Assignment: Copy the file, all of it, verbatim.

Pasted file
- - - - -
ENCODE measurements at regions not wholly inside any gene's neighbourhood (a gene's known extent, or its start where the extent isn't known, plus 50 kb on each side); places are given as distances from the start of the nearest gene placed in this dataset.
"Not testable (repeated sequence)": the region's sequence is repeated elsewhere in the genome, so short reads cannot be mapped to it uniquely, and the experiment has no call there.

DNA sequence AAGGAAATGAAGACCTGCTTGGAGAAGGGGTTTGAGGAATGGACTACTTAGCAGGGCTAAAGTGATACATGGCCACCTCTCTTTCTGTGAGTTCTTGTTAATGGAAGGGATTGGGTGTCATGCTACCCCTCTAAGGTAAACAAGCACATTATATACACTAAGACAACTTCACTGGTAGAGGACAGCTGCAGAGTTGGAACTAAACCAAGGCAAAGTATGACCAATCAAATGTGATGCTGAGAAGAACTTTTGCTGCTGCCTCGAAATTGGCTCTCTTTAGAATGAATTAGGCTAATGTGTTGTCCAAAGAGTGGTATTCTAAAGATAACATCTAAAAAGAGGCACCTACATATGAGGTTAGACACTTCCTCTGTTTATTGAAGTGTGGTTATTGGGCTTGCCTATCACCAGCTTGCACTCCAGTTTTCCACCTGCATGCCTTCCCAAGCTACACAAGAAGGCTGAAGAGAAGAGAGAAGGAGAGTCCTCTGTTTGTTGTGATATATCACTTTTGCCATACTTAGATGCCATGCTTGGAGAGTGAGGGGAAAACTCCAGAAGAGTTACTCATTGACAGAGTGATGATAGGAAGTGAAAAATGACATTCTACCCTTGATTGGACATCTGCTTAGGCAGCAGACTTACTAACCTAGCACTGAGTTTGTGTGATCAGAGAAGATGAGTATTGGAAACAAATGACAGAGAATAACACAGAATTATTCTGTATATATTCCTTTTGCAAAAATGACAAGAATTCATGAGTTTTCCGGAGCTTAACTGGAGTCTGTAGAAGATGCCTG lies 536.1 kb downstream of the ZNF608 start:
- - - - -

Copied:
ENCODE measurements at regions not wholly inside any gene's neighbourhood (a gene's known extent, or its start where the extent isn't known, plus 50 kb on each side); places are given as distances from the start of the nearest gene placed in this dataset.
"Not testable (repeated sequence)": the region's sequence is repeated elsewhere in the genome, so short reads cannot be mapped to it uniquely, and the experiment has no call there.

DNA sequence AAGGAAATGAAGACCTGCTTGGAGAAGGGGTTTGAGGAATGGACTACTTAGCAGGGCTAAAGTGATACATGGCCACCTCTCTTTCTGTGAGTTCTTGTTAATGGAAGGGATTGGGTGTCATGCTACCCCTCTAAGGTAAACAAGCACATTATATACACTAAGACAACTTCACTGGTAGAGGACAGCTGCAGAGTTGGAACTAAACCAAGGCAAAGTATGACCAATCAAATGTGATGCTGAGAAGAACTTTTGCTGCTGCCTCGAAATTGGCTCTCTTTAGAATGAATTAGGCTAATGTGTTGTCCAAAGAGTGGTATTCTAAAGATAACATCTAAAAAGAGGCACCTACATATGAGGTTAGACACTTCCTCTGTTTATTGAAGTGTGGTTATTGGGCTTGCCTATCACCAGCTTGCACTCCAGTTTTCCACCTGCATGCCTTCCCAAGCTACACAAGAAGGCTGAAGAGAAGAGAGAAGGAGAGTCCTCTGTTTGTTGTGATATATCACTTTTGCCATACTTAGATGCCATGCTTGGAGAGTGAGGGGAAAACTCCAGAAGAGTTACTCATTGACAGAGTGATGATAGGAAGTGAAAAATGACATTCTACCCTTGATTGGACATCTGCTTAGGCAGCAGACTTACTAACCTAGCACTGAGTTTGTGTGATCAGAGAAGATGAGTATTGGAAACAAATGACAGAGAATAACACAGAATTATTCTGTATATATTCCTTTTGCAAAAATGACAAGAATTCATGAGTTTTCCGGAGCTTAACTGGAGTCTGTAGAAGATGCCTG lies 536.1 kb downstream of the ZNF608 start: